Gov. Jay Inslee grew irritated Wednesday after questions about his response to allegations surrounding State Auditor Troy Kelley, suggesting one reporter "go out in the alleyway and decide who's weak."
OLYMPIA — Gov. Jay Inslee grew testy Wednesday after reporters questioned his response to allegations surrounding embattled State Auditor Troy Kelley.
The usually jovial Democrat snapped at one reporter, suggesting they “go out in the alleyway” to settle the matter. No fisticuffs ensued.
The exchange occurred during Inslee’s weekly news conference, when he was pressed repeatedly by reporters on whether he’d had any new contact with Kelley and whether he was ready to join calls for the auditor to step down, as some Republicans have demanded. Kelley, a Democrat, has been under a cloud since news broke last month of a federal criminal investigation that has included a search of his Tacoma house. He has not been charged with a crime.
Inslee said he saw Kelley recently at a baseball game and “just said hello but I haven’t had any substantial discussions with him.” He said his office has continued to monitor the situation to ensure the auditor’s office continues to function.
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John Stang, a reporter with Crosscut, an online Seattle news site, followed up, asking why Inslee hadn’t demanded a sit-down meeting since the two elected officials’ offices are in adjacent buildings. “Isn’t that sort of weak?” Stang asked.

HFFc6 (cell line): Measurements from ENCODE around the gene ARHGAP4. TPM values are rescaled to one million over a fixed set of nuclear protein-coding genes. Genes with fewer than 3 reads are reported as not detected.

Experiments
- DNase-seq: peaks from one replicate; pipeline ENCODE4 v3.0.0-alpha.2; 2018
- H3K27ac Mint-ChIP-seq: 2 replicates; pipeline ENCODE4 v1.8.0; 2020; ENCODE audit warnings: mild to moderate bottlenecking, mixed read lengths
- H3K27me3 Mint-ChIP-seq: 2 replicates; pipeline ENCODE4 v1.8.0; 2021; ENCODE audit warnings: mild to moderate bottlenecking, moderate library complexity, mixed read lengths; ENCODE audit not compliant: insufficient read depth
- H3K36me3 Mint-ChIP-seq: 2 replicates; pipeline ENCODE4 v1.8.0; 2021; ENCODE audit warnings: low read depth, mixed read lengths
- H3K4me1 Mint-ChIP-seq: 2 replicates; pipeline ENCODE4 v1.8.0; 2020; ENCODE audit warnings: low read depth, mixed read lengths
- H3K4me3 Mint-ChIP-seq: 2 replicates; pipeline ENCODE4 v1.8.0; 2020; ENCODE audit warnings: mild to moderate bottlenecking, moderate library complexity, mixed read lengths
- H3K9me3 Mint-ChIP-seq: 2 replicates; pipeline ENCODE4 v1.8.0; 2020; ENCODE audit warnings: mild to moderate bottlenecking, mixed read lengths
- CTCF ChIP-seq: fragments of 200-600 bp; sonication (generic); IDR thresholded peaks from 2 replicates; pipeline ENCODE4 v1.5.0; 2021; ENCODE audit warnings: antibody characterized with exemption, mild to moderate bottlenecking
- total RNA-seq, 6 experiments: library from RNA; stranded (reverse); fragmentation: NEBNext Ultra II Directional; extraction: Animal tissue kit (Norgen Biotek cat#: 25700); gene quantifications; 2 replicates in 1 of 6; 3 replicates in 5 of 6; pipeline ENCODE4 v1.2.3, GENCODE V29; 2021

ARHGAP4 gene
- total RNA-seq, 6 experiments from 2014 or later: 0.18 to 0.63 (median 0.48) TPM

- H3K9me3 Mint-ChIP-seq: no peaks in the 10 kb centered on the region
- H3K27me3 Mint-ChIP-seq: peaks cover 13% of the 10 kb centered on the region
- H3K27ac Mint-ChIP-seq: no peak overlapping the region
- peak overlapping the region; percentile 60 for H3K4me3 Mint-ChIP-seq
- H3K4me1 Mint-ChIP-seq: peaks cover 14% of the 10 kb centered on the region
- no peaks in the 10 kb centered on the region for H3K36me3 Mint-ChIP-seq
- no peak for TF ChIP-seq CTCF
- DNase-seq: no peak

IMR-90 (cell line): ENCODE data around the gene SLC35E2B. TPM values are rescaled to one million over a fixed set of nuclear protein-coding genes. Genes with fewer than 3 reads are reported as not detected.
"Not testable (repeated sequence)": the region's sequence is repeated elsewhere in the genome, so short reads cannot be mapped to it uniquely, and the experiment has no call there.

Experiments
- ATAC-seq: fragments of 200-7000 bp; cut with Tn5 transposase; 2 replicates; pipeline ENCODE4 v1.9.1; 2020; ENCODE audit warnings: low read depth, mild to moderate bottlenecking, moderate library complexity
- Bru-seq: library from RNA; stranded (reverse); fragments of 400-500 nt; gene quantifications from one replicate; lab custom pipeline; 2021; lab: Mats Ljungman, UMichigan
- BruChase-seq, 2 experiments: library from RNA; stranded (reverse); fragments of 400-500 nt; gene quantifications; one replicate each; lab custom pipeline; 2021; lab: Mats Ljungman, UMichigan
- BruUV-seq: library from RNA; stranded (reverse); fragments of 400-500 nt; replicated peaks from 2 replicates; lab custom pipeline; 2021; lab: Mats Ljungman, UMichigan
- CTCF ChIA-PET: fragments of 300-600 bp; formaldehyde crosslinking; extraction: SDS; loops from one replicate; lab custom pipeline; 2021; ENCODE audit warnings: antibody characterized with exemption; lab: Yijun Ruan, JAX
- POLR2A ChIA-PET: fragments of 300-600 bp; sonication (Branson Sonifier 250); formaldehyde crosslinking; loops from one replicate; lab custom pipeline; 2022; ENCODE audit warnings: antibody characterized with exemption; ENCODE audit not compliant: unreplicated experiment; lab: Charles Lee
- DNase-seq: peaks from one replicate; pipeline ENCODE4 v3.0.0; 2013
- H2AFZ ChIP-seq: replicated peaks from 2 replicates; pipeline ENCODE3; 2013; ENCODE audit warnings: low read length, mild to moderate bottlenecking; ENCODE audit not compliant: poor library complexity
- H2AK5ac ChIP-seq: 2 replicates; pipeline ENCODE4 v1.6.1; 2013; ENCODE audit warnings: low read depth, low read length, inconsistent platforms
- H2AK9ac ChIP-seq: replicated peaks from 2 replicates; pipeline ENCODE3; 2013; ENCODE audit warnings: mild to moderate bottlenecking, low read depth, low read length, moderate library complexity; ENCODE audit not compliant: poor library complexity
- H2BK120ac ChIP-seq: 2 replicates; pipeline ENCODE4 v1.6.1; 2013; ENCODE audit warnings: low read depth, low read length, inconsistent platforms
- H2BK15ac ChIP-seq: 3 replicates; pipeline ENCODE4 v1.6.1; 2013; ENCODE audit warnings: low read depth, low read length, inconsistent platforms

The question appeared to steam Inslee, who responded, “No, John, it isn’t weak, and you and I have to go out in the alleyway and decide who is weak on this. You’ve hit my hot button on that.”
Inslee then quickly offered an extended defense of his “appropriate response” to the probe of Kelley, a separately elected statewide official.
“I think the governor’s office does have the ability to demand some answers. We’ve asked pointed questions. We got responses to them,” Inslee said, referring to a set of written questions he recently sent Kelley. He said his office remains in touch with Kelley’s staff to ensure the auditor’s office is functioning.
“I think that that is the proper thing to do in this regard. We’ve thought about this. This is a legitimate question to ask. I don’t think the governor’s office can act as a prosecuting attorney,” Inslee said. “We have a United States Attorney, we have an Internal Revenue Service. We’re advised that those multiple federal officers are conducting an investigation and from my discussion with Mr. Kelley that I had when he called me two or three weeks ago, it was kind of clear that investigation would not permit him to answer a lot of questions about that investigation. So I’m not sure any tea would be productive.”
After the news conference, Inslee walked over and shook Stang’s hand.